Send in the engineering troops: HVAC and plumbing

Military facilities present an army of challenges—exacting codes and regulations, stepped-up security issues, and budgetary concerns. HVAC, ventilation, and plumbing systems are discussed.

07/24/2013


Kevin D. Bomboy, PE, LEED AP, Chief mechanical engineer, STV Group, Douglassville, Pa. Courtesy: STV GroupDavid Callan, PE, CEM, LEED AP, HBDP, Vice president, McGuire Engineers Inc., Chicago. Courtesy: McGuire EngineersRobert L. Crance, Mechanical engineer, Black and Veatch, Overland Park, Kansas. Courtesy: Black and VeatchJoseph H. Talbert, PE, ARM, Project manager, Aon Fire Protection Engineering, Lincolnshire, Ill. Courtesy: Aon Fire Protection EngineeringWilliam Valdez, Northwest justice and civic sector leader/principal, DLR Group, Seattle. Courtesy: DLR Group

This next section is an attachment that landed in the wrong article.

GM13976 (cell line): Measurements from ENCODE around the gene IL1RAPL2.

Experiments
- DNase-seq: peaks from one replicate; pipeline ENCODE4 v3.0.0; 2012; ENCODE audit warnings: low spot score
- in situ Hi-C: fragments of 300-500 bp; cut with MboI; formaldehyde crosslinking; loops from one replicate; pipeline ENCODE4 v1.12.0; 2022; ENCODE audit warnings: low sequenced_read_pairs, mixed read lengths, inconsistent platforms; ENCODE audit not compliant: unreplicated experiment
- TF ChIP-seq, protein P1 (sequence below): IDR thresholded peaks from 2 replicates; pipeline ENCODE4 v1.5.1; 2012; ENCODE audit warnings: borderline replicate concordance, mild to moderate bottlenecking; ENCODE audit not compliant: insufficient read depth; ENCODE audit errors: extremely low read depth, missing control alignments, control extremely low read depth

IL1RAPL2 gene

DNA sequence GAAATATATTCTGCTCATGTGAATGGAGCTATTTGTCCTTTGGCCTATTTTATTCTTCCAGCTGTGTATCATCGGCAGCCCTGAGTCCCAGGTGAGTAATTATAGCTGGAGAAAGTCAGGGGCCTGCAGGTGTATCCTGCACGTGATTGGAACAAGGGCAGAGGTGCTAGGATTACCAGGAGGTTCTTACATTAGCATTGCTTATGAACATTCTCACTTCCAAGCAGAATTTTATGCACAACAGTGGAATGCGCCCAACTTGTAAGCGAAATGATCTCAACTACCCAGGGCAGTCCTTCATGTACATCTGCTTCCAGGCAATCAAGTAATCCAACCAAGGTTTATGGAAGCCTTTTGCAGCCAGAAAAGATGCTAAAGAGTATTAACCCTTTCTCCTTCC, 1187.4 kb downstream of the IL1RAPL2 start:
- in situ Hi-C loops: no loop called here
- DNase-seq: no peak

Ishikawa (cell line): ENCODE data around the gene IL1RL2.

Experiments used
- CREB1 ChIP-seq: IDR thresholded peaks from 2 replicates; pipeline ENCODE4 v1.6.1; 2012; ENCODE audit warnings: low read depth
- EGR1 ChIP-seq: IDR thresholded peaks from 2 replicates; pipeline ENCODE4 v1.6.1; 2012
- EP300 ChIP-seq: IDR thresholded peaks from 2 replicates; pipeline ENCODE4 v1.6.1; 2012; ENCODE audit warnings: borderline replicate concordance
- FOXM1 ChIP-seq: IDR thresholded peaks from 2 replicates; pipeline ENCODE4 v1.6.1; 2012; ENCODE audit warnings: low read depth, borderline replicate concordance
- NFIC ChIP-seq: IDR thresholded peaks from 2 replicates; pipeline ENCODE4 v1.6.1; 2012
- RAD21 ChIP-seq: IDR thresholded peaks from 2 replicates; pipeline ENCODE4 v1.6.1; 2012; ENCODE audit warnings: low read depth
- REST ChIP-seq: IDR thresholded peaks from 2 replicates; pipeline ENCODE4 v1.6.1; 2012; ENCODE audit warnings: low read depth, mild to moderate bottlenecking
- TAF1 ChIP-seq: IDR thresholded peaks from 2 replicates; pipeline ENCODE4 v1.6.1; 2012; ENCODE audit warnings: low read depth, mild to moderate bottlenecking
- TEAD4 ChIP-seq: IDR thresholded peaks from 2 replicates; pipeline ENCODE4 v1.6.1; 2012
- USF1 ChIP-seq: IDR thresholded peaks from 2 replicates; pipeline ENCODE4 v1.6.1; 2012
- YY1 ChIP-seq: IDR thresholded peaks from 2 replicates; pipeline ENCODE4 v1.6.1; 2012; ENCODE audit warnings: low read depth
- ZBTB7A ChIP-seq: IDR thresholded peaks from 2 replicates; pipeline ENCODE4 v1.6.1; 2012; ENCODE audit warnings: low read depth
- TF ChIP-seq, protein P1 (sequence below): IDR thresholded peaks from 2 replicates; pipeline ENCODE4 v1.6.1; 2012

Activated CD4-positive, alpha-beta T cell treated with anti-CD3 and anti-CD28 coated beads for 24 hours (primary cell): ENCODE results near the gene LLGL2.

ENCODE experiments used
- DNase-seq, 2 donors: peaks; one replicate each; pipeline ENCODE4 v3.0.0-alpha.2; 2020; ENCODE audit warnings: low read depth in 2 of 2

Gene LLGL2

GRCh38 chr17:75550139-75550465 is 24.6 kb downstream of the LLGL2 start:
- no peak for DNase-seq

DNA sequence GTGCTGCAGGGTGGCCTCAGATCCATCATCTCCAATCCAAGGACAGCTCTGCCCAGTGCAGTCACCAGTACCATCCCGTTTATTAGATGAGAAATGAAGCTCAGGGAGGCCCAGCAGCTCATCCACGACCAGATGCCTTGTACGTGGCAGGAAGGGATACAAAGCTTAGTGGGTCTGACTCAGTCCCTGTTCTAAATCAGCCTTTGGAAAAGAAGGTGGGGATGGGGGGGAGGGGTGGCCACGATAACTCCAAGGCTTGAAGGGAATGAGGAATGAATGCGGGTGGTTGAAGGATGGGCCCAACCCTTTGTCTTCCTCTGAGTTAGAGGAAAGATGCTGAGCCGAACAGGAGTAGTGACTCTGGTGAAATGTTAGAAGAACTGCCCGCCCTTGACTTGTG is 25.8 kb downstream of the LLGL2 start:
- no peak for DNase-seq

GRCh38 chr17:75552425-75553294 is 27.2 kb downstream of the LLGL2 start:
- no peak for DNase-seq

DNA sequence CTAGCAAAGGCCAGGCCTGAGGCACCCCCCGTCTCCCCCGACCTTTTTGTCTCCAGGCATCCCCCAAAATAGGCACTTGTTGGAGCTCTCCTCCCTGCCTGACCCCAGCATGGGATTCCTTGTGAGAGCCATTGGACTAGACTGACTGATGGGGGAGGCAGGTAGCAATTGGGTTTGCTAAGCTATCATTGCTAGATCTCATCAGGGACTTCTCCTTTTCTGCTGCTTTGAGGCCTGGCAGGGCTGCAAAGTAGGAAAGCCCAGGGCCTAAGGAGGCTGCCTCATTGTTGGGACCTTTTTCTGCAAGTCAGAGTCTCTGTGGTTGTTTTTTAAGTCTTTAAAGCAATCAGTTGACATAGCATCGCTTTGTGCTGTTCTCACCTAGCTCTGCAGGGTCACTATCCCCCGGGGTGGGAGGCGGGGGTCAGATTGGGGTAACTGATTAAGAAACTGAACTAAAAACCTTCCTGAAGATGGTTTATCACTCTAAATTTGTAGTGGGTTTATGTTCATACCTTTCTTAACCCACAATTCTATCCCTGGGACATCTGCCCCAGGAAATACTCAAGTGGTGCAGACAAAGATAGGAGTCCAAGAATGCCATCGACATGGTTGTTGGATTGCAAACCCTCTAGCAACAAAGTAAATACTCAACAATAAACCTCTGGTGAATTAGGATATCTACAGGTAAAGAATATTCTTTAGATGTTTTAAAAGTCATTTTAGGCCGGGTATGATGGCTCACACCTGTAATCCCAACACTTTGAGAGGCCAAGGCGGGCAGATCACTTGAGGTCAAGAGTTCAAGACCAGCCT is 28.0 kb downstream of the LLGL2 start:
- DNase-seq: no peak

Participants:

  • Kevin D. Bomboy, PE, LEED AP, Chief mechanical engineer, STV Group, Douglassville, Pa.
  • David Callan, PE, CEM, LEED AP, HBDP, Vice president, McGuire Engineers Inc., Chicago
  • Robert L. Crance, Mechanical engineer, Black & Veatch, Overland Park, Kansas
  • Joseph H. Talbert, PE, ARM, Project manager, Aon Fire Protection Engineering, Lincolnshire, Ill.
  • William Valdez, Northwest justice and civic sector leader/principal, DLR Group, Seattle

CSE: What unique requirements do HVAC systems in military facilities have, and how have they changed in the past 1 to 2 years?